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Haiti, One Year On

January 13, 2011

There have been many natural disasters over the years that have captured the public imagination. The most recent examples were the Tsunami in Indonesia in December 2004, and currently there’s severe flooding in Queensland, Australia. This time last year, the world was in shock as news came in about an Earthquake in Haiti measuring 7.0 on the Richter scale. A country with an unstable infrastructure was going to be hit hard. And it was. As the days rolled on, the death toll rose to over 200,000 and out of the many stories of heartache and miraculous survival, I remembered the wise words, deep wisdom and shining compassion of Pat Robertson.

I also remember pledging money, as I’m sure many people did to try in a small way to ease the pain of our fellow man. So now it’s a year since that extraordinary event and how are the Haitians doing? Not very well, it seems. Lack of co-ordination between agencies and political wrangling has meant only 42% of the £1.4bn pledged by us has been spent and 1 million people are still living in tents among rubble. Oh, and let’s not forget there was a cholera outbreak, starting late last year that’s killed off another 3,000 and rising. I have no doubt it will take a long time to repair that level of damage, but the very human failing of miscommunication has not helped the situation one bit.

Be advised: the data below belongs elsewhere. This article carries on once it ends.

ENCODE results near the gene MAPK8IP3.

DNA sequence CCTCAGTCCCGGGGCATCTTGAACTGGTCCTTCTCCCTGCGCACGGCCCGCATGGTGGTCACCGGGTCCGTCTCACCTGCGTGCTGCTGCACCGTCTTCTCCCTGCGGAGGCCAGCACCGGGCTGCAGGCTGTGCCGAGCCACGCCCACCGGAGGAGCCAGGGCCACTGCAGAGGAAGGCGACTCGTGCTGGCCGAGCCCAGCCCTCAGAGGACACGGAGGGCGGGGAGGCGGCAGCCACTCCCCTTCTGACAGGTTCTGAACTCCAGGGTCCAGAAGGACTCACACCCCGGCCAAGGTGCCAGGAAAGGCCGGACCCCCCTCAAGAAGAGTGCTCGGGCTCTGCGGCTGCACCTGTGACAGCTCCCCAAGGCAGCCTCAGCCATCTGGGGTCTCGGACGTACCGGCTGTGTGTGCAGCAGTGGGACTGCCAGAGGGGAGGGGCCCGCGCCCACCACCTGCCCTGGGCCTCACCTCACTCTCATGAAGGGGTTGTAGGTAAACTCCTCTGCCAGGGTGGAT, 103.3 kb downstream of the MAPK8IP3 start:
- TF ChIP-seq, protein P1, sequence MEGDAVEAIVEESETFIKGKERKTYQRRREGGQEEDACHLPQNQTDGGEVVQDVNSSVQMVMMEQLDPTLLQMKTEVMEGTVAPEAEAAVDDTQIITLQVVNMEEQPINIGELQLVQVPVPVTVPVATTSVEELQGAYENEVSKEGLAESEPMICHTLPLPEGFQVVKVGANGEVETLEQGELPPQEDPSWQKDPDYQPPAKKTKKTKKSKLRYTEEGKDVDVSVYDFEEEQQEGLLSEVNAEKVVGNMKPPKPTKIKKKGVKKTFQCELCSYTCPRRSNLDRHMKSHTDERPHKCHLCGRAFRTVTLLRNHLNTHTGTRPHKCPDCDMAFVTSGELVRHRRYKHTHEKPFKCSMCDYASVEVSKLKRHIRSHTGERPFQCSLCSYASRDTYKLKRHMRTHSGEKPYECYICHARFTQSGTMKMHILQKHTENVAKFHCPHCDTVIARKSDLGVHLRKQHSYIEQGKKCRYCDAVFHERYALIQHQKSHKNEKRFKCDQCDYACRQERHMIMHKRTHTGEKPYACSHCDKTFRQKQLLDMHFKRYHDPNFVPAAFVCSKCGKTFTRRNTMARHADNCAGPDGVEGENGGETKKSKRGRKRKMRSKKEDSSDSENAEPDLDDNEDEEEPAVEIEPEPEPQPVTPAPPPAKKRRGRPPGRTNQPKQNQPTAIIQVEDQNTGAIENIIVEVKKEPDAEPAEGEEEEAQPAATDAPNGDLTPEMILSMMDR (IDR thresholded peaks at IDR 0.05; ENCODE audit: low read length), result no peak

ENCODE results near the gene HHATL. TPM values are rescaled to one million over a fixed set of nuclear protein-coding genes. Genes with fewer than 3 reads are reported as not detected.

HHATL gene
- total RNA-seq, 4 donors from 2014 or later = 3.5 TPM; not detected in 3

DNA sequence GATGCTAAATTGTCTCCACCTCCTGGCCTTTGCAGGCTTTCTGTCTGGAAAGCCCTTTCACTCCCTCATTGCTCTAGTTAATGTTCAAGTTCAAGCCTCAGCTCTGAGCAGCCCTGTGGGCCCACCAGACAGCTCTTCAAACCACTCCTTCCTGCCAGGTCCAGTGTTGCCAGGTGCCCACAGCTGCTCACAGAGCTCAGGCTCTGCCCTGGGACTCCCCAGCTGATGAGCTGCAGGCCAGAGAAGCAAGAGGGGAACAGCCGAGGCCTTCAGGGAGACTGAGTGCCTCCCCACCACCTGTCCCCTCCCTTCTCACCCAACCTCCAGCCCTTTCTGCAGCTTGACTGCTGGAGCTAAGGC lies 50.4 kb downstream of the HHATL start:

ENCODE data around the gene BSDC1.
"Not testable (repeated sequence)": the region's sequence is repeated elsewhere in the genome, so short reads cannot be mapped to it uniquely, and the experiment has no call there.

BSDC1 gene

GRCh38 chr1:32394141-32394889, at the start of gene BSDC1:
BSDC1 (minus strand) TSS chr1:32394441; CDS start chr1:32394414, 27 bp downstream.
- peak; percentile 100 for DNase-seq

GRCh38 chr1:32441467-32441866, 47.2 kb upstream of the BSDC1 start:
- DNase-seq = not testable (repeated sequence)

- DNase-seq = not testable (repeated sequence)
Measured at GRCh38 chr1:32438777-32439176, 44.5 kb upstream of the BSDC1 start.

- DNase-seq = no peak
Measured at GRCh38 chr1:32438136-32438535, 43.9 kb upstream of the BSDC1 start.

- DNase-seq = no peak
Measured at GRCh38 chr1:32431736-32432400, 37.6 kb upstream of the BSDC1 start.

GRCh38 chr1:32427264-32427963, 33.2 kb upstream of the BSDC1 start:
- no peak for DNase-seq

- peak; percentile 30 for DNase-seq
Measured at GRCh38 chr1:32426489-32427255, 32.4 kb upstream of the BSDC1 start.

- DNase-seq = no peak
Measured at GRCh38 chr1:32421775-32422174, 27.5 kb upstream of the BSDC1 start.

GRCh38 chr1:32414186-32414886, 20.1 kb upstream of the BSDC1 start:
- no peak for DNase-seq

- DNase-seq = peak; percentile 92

On the up side, I saw an article in one of my favourite free papers, The Metro on Tuesday. It was about a Haitian football team with a difference. All the team members had lost limbs in the disaster and they were taking part in a special tournament to mark the anniversary of the earthquake that changed their lives forever. A project called GIVE N GO, based in America took some football coaches to Haiti to train the locals. Their founder, Amber Tollefson said that because these kids have no family, soccer is what they cling to. It’s used as a form of escape from whatever they are going through. The national team was formed in August and they took part in the world amputee cup in Argentina in October. This, and the story of the baby that was pulled out of the rubble are the things I want to remember about this event as well as the unimaginable loss.

The human being is an extraordinary animal. Events like this prove it.

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